The Society holds a History Day every year on a Saturday in October or November. This is a conference on historical themes associated with Market Harborough and its district with several speakers each giving a presentation on a local topic. It is an event where local researchers can present the results of their specialist studies. Local societies and organisations with an historical interest have stalls and can display their work and publications.
The History day started in memory of J C Davies the local historian and headmaster who was instrumental in the setting up of the Harborough Museum as well as the author of several books on local history. The event now also commemorates the work and contribution of Michael Brown, former President of MHHS.
In 2015 the theme was 'Tudor and Stuart Leicestershire'. Previous years have had themes on Women and Society, local Railway History, as well as the archaeology involved with the Hallaton Treasure.
Saturday 28th October 2017
LOCAL HISTORY DAY
Crime and Punishment in Leicestershire
Ticket-Only Event, £15 to include buffet lunch
Roman Way Community Centre, Roman Way,
Market Harborough, LE16 7PQ
10.30 – 4pm
Click here to download pdf file of the Day’s programme
Click here to download ticket application .pdf file
10:30 am. Reception and Welcome with coffee, tea and biscuits
11:00 am. – 12:00 pm
Keynote Speaker - Dame Carmen Callil ‘Transportation to Australia from Harborough in 19th Century: The Conquests Boys of Market Harborough: A Case Study’
Carmen, who is Australian by birth, explains her connection to Market Harborough History through her family history. She tells of her lively and devil-may-care ancestors, the Conquest Boys, who were well known in the town in the early 19th century for their nefarious and illegal activities which eventually led them to be transported to the colonies.
12:00 – 1:00 pm.
Cynthia Brown - ‘The Price of Principle: Some Episodes of Passive Resistance in Leicester and Harborough’.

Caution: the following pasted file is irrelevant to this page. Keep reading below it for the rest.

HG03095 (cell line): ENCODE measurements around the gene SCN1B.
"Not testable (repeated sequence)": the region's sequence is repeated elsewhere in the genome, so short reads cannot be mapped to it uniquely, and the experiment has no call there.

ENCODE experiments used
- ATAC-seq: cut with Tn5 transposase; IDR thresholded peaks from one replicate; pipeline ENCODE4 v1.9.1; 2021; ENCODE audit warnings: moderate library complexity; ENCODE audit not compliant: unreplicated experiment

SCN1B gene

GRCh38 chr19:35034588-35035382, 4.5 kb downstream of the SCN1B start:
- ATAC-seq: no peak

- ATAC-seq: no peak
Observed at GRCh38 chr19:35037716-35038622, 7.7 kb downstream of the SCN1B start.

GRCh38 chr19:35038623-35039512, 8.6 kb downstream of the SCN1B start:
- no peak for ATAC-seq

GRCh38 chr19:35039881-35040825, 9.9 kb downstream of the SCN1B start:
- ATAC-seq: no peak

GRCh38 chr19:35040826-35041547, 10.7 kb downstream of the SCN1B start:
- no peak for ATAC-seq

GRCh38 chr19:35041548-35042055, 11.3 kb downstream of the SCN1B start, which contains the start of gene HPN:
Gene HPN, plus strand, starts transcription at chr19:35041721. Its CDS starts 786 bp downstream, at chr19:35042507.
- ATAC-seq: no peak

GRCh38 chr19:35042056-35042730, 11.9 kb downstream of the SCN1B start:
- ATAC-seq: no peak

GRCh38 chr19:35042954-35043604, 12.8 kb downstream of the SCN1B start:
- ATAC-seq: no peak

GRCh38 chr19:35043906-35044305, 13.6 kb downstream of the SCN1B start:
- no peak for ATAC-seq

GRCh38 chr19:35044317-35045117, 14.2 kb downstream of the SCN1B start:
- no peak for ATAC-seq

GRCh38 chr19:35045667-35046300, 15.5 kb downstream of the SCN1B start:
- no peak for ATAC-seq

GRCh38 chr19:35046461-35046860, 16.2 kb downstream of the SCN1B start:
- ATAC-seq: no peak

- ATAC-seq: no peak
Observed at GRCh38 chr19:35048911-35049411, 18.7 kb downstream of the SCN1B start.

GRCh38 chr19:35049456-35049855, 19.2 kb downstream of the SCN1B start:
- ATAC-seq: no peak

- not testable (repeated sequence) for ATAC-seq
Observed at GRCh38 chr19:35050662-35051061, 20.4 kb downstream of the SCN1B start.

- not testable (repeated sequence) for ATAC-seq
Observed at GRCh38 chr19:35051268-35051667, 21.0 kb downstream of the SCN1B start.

Many people broke the law in Leicestershire in the 19th and early 20th centuries, but only a minority did on a matter of principle. This talk will focus on two examples that Harborough had in common with Leicester: opposition to compulsory smallpox vaccination and to the 1902 Education Act. It will also look at an episode unique to Leicester, in the prosecution in 1932 of street sellers of bananas and celery.
Lunch 1:00– 2:00 pm
2:00– 3:00 pm.
David Bell - ‘Leicestershire Murders’
David Bell, Leicestershire writer, will talk about the hanging of Earl Ferrers for murder in 1760, and the first use of DNA to solve a murder in 1987. He will mention the gibbet post still to be seen at Bilstone, near Twycross, where body of the wrestler Topsy Turvey was suspended for 18 years. He will tell of three young Coalville miners executed in Leicestershire’s last triple hanging, when the authorities couldn’t decide which of them was guilty. Peppermint Billy will also make an appearance.
Tea Break 3:00 - 3:15 pm.
3:15 – 4:15 pm.
Alan Langley – ‘County and Local Militias of Leicestershire and Northamptonshire 1757-1850’
Alan is a long serving member of the Historical Society and a regular contributor to the Harborough Historian. Before the establishment of a nationwide police force county militias and volunteers were the principal forces used to put down any serious unrest. Alan examines their origin and formation and provides examples of their activities in putting down the Cheese Riot of 1766 and the ‘Barrow Butchery’ of 1795 among many incidents.